McWhorter, a public intellectual who teaches at Columbia University and has written more than twenty books, is a gifted polemicist. He’s also black, which automatically renders some of his views and opinions controversial. Woke Racism is a riposte to the work of writers and thinkers such as Ta-Nehisi Coates, Ibram X. Kendi, and Robin DiAngelo, who argue, in one form or another, that ridding America of racism is the nation’s primary task. McWhorter disagrees with this idea, writing: ”Something this protean, layered, and timeless must be ever restrained as much as possible, but it is impossible to simply get rid of. More to the point, doing so is not necessary.”
Not necessary? In the current climate, and in light of America’s long, bitter history, the idea seems blasphemous, particularly coming from a black man. How can McWhorter possibly claim that eliminating racism isn’t necessary if this country is to live up to the ideals propounded in its foundational documents? Can’t he see the legacy of injustice, the disparities of wealth and position, the unequal rates of incarceration, and the disparate treatment of black people by police? Has he forgotten that before George Floyd there was Ahmaud Arbery and Breonna Taylor and Tamir Rice and Oscar Grant and Eric Garner and Michael Brown, just to name a few?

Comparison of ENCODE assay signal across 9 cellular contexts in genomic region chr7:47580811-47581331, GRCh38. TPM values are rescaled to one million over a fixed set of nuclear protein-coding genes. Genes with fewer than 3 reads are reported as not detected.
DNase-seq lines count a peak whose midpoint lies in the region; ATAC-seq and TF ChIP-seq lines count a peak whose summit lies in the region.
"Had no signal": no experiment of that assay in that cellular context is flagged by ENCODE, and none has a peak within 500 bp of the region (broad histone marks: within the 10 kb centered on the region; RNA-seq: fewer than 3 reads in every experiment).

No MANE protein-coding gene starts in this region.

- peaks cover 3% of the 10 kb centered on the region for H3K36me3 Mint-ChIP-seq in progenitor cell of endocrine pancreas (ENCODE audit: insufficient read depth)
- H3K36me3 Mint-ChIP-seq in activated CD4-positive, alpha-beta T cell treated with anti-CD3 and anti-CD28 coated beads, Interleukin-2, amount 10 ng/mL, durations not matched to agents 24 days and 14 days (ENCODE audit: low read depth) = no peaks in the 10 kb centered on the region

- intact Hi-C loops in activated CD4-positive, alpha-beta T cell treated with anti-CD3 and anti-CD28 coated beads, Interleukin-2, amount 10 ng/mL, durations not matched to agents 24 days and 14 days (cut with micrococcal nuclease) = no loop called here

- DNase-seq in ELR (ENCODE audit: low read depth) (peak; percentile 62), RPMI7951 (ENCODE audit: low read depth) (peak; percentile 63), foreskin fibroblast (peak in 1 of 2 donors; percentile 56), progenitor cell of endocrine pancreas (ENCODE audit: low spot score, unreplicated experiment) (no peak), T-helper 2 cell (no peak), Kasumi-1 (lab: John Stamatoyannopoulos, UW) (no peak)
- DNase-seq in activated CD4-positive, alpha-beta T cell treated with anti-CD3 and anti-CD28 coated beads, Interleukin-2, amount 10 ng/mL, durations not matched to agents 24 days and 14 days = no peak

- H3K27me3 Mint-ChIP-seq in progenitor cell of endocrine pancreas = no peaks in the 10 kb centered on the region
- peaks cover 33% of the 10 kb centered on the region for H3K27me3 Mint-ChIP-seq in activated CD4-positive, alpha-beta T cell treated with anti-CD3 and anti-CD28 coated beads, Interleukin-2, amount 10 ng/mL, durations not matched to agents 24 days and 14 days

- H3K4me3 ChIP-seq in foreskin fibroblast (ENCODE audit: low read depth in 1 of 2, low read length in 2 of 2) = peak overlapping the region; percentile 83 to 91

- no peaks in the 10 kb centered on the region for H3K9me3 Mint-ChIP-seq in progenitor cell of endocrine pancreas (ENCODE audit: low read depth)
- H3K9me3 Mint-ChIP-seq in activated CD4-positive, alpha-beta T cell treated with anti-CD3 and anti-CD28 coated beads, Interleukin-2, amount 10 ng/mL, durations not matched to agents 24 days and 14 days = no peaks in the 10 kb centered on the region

McWhorter is too astute to have forgotten. His focus is on the sanctimoniousness of what he calls the anti-racist “elect,” and the harm done when race is placed at the center of every social issue and black people are treated as simpletons. McWhorter doesn’t argue that racism is a relic of the past (though he seems more sanguine than others about the progress that has been made since the mid-twentieth century) but does take to task the high priests and priestess of antiracism, namely Coates, Kendi, DiAngelo, and their acolytes, many of whom are white. McWhorter is particularly dismissive of DiAngelo and her book, White Fragility, and the cottage industry built upon it. He’s intolerant of dogmatism, irrational thinking, and performative posturing. When whites congratulate themselves for “doing the work,” McWhorter demands they explain what they think the work is accomplishing. He’s appalled when careers and reputations are ruined for a single remark made a decade ago that doesn’t conform to the mores of our day. “It is very hard to see,” McWhorter writes,” beyond what is normal in your time.” This is the reason he doesn’t support the removal of statues of Washington and Jefferson because they owned slaves, or of Lincoln because he supported repatriating the formerly enslaved back to Africa or the Caribbean. The spirit of our times is different.